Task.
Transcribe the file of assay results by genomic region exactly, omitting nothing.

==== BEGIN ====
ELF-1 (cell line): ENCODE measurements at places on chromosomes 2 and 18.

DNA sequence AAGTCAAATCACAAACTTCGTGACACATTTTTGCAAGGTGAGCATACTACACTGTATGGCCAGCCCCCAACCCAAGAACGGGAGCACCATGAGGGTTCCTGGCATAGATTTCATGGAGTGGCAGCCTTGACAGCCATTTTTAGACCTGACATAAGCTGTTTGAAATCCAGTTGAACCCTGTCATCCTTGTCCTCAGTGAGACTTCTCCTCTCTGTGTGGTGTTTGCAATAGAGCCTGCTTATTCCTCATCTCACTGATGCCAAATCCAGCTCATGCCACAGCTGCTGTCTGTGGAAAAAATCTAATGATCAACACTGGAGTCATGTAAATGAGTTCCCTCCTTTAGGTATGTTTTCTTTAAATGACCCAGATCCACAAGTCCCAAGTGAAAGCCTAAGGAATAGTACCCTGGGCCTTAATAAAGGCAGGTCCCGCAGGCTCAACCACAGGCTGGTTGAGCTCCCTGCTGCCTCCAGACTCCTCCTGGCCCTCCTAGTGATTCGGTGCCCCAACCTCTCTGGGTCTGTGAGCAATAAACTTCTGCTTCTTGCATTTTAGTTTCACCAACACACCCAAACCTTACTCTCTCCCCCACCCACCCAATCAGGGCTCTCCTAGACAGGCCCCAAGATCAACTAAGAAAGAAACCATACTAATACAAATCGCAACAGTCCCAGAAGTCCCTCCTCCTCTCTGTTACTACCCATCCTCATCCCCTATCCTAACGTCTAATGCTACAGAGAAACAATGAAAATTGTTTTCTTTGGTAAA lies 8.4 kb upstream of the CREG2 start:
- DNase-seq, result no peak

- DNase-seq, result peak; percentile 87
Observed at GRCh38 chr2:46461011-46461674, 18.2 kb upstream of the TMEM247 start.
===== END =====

ELF-1 (cell line): ENCODE measurements at places on chromosomes 2 and 18.

DNA sequence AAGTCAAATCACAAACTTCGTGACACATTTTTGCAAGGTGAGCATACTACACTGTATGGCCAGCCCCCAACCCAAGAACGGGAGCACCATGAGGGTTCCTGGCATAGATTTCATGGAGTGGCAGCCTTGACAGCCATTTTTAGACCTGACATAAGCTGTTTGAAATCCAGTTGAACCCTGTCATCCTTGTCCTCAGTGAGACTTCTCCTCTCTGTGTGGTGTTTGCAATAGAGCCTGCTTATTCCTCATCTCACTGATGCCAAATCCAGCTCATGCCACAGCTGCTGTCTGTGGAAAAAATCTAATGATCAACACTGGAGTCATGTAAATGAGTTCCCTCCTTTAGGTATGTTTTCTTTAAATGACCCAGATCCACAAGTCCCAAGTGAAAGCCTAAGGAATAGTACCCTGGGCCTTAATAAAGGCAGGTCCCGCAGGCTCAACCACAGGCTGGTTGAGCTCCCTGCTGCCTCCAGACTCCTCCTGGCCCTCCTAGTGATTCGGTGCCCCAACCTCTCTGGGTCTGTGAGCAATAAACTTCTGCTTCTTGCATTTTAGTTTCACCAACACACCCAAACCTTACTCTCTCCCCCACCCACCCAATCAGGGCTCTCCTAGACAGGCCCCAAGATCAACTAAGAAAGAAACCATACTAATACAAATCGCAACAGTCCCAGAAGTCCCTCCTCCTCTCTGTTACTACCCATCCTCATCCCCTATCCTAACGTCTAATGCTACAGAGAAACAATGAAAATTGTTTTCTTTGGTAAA lies 8.4 kb upstream of the CREG2 start:
- DNase-seq, result no peak

- DNase-seq, result peak; percentile 87
Observed at GRCh38 chr2:46461011-46461674, 18.2 kb upstream of the TMEM247 start.